But our “Fact Sheets” pointed out that NJ taxpayers only owe $3 billion. That is less than 3% of what Corzine claims. NJ’s Supreme Court ruled that NJ taxpayers are not legally obligated to pay any debts or liabilities not approved by voters pursuant to our State Constitution. Why pay a penny more than what we legally owe?
Roughly $27 billion of NJ’s bonds are “junk” issued by dummy
corporations like the Economic Development Authority (EDA). The fine print says they are NOT backed by the full faith and credit of state taxpayers. Wall Street was well aware of the risk.
Corzine said at the meeting that the New Jersey Supreme Court approved this debt, and that we need a Constitutional Amendment to stop this in the future. But when the police released me, and let me enter the meeting (without signs or literature), I repeatedly told the Governor that this is not true. The Supreme Court only ruled that the junk bonds did not
require voter approval, because state taxpayers could not be forced to pay them. (This was the case brought by Bogota Mayor Steve Lonegan.)
Corzine admits it was wrong to hike government pension benefits by 9% in 2001, with no money to pay for them. Corzine agrees it was a mistake to give free medical insurance for retired government employees with more than 25 years of employment-again with no money set aside to pay for them. But our Fact Sheet pointed out that because this also violates our State Constitution, we don’t have to pay for these “mistakes”. They can be set aside now. And we mentioned that last year, Corzine blocked bi-partisan legislation that would have done much more to deal with the situation.
Our group attempted to display our signs, and hand out our “Fact Sheets” on the sidewalk by the parking lot, far from the doors of the auditorium. But more than a dozen police officers were there to stop us. They said we could not display our signs any closer than a quarter mile away. We had to leave the area unless we got rid of our signs and literature. Everyone else got rid of the signs and literature. I did not, and I was arrested. Before I was handcuffed, I said these words to the officers:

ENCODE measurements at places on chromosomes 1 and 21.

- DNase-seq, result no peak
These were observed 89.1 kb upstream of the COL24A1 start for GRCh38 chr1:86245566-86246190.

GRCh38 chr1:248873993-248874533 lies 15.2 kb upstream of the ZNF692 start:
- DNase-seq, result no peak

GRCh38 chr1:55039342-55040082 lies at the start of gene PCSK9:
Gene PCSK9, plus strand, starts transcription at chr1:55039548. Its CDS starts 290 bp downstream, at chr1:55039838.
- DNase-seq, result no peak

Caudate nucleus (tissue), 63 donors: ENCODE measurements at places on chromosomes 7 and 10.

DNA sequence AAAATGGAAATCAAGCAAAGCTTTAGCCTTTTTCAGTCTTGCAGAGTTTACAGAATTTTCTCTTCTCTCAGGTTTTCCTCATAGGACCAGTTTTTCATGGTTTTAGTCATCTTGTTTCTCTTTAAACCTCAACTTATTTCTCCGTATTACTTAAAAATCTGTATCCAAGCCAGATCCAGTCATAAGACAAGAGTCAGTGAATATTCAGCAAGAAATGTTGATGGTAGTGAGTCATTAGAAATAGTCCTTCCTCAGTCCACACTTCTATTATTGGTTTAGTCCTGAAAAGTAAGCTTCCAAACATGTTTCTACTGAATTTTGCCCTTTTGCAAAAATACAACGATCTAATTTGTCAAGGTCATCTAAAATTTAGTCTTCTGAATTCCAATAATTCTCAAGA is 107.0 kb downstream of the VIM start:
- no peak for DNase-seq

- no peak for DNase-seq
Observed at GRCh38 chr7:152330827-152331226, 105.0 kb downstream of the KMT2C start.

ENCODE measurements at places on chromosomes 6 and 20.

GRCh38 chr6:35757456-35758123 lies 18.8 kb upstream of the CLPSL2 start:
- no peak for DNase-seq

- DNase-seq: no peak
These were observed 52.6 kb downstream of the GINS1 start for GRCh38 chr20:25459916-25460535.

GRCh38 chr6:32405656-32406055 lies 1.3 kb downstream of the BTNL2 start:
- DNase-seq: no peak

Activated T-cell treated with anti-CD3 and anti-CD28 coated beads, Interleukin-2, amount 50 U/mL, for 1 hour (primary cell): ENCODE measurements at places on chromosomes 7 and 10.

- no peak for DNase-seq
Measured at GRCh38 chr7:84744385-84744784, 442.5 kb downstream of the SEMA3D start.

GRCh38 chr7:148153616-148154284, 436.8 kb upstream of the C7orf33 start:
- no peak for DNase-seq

U.S. CONSTITUTION: FIRST AMENDMENT: “Congress shall make no law. . . abridging the freedom of speech. . . or of the right of the people to peaceably assemble and to petition their government for a redress of grievances.” (Later applied to states by the 14th Amendment of 1866.)
NJ CONSTITUTION: ARTICLE I, SECTION 18: ” The people have the right freely to assemble, consult for the common good, to make known their opinions to their representatives, and to petition for redress of grievance.”
Governor Jon Corzine later denied causing my arrest. We shall soon see.

Here is a diagram of where Seth Grossman and Steve Lonegan were arrested.

(Thank you, Al Garrett, Liberty & Proserity’s Vice President, for creating this diagram.)

For more information, visit or contact Somers Point attorney Seth Grossman at or 609-927-7333. Seth Grossman hosts a two-way talk radio program on 1020AM Mondays-Fridays from 3PM to 5PM, and breakfast discussion groups every Tuesday at 8AM at Bayshores II Restaurant, 710 Bay Avenue in Somers Point. Dinner Meeting
Monday, January 14 at 7PM at Athena Diner Northfield.

Seth Grossman, Executive Director,,
453 Shore Road, Somers Point, NJ 08244.
Tel. 609-927-7333.

Bogota ex-mayor arrested at toll protest


Star-Ledger StaffFormer Bogota Mayor Steven Lonegan was arrested yesterday during a small protest outside a school in Cape May County where Gov. Jon Corzine was pitching his plan to fix the state’s finances by increasing highway tolls.

Lonegan, an outspoken conservative best known for his unflinching stance against illegal immigration, was among some 10 toll opponents waving placards and distributing pamphlets outside Middle Township High School at 1:30 p.m. when they were confronted by local police.

Officers ordered the protesters to put down their signs, and Lonegan refused, saying he would have to be arrested first.

Police handcuffed him along with fellow protester Seth Grossman, a Somers Point lawyer and radio personality. They were charged with trespassing, said Middle Township Police Lt. Paul Fritsch.

“This was an all-out attack on freedom of speech,” said Lonegan, who in 2005 unsuccessfully sought the Republican nomination for governor.

Corzine said he said he did not order the arrest.

“I think protests and speaking your mind is what democracy is all about, and I support it,” he said.

Placards are typically banned from demonstrations in Middle Township, and school board members had asked police to approach the protesters yesterday, Fritsch said.

Longeman and Grossman were released within an hour of their arrest, police said. Grossman made it back to the high school in time to grill Corzine on the toll hike plan.